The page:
ORTLAND - Bullying begins at home.
That was a message from one of the speakers from state and federal agencies who spoke Thursday night on ''Combating Teenage Bullying in Your Schools.''
"A lot of what the mean-spirited bullying kids are doing, they're learning it at home. They're learning it from their adult role models," Georgia Constantino, a pediatric psychologist at Akron Children's Hospital, said.
Constantino ran through statistics that show 7 to 13 percent of students are straight bullies, while 6 percent of students are bullies who are also victims. Straight victims comprise 9 to 11 percent of the population, and 70 to 78 percent are bystanders.
She said bullies lack empathy, can't recognize pain in others, take an aggressive approach to life and in some cases, even enjoy cruelty. Their behavior comes from either too much or too little self-esteem, she said.
Their victims can be anyone, Constantino said. Being too pretty or not pretty enough can make someone a target, or being overweight or too skinny or too smart.
Victims can become hyper-sensitive and may lack defense skills and are unable to strategize. She said they have a hard time handling the distress and their symptoms can eventually shape their personal identity. In extreme cases, children can develop post-traumatic stress disorder.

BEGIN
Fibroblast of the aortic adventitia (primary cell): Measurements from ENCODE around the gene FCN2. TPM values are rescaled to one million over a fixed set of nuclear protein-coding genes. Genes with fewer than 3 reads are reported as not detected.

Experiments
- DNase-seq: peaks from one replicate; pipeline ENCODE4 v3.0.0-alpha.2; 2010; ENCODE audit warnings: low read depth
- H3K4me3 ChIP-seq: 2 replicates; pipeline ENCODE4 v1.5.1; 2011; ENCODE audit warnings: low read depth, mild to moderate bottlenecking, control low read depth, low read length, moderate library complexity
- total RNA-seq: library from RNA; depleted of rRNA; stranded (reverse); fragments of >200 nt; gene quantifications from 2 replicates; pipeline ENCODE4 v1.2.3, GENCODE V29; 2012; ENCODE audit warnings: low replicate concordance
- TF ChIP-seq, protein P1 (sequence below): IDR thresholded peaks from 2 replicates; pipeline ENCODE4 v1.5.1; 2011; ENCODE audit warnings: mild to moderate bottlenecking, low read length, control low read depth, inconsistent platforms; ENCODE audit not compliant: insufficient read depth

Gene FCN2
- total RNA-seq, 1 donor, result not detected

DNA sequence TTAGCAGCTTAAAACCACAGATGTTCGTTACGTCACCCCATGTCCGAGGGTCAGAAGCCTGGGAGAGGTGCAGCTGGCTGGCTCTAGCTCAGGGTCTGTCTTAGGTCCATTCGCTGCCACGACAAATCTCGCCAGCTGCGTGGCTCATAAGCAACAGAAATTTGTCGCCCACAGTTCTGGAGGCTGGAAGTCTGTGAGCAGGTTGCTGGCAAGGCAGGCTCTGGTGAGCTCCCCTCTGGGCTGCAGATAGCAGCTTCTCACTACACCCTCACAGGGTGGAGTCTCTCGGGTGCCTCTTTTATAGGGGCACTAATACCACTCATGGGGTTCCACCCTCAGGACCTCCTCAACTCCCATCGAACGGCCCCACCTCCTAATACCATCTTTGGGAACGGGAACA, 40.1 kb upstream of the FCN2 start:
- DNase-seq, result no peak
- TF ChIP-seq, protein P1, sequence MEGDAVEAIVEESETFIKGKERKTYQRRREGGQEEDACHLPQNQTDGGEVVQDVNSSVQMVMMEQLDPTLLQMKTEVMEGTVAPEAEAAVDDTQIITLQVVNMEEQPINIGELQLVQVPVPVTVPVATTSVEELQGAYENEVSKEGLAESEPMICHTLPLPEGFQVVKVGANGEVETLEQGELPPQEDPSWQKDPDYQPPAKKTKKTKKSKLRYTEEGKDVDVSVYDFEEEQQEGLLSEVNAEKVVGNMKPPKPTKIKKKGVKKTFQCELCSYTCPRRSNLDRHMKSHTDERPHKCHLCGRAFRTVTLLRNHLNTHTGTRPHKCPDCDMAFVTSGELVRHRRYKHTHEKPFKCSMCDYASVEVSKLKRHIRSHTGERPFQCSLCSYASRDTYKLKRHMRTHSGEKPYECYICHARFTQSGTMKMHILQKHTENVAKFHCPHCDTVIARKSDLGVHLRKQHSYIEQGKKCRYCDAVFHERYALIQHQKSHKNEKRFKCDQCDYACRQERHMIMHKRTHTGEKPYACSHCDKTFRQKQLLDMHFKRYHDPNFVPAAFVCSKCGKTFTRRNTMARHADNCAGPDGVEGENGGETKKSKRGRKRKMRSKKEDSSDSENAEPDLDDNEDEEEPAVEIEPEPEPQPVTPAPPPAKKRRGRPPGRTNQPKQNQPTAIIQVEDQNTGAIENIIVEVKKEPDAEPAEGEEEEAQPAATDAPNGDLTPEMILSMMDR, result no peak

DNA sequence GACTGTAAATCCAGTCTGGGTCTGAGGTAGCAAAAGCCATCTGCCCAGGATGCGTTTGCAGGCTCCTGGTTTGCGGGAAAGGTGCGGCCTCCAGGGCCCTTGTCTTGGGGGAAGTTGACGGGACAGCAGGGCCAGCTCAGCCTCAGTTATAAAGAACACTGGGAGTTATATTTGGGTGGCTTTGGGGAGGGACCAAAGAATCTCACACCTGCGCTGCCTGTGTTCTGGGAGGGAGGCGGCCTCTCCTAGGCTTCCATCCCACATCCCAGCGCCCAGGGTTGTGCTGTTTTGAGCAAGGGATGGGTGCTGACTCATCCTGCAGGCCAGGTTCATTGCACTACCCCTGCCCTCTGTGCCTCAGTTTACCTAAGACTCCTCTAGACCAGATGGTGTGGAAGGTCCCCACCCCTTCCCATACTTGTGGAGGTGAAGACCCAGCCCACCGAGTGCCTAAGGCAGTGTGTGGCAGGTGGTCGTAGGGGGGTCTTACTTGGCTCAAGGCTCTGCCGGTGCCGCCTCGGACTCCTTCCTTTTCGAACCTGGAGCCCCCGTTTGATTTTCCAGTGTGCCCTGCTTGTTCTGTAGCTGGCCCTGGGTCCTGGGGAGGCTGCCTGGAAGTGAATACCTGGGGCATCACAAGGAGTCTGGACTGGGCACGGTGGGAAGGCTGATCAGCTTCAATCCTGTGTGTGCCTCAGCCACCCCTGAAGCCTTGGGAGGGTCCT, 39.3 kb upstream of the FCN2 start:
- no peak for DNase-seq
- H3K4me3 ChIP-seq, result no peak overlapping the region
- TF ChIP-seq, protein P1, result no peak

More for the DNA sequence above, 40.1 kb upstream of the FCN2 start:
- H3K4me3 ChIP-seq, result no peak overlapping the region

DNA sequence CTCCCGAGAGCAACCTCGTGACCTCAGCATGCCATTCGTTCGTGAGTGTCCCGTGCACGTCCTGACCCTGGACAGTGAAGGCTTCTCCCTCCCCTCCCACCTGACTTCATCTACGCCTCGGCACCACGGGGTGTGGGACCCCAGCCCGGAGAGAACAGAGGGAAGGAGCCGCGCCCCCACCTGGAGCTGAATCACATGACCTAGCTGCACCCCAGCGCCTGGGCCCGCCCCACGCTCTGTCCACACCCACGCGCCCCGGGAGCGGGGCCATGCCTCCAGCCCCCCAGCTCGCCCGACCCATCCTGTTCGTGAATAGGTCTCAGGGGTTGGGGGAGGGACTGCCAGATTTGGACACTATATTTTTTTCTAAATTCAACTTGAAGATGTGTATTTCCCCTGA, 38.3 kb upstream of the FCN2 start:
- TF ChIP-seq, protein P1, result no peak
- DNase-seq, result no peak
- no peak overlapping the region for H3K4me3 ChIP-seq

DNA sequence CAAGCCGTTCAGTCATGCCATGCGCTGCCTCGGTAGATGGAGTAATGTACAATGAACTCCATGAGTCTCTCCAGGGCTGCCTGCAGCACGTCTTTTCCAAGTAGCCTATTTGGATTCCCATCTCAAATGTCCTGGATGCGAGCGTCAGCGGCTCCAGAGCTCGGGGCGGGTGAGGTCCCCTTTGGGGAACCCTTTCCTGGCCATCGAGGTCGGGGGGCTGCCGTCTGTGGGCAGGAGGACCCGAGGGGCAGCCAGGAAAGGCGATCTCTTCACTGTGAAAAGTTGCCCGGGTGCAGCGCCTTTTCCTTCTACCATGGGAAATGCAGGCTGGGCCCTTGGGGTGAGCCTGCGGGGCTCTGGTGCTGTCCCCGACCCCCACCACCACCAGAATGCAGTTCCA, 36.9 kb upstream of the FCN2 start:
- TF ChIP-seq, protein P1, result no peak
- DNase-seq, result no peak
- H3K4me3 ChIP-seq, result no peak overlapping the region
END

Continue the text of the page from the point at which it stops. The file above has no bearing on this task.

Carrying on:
Constantino was one of the speakers during the fourth and final edition of U.S. Sen. Sherrod Brown's seminar series. More than 200 teachers, school bus drivers and parents from across Trumbull and Mahoning counties filled Raidel Auditorium at Lakeview High School for the forum.
Following a video message from Brown, who was not in attendance, the senator's grants coordinator, Leon Mason, handed the podium over to U.S. Attorney for the Department of Education Tanya Williams Sample, who explained the nuts and bolts of bullying.
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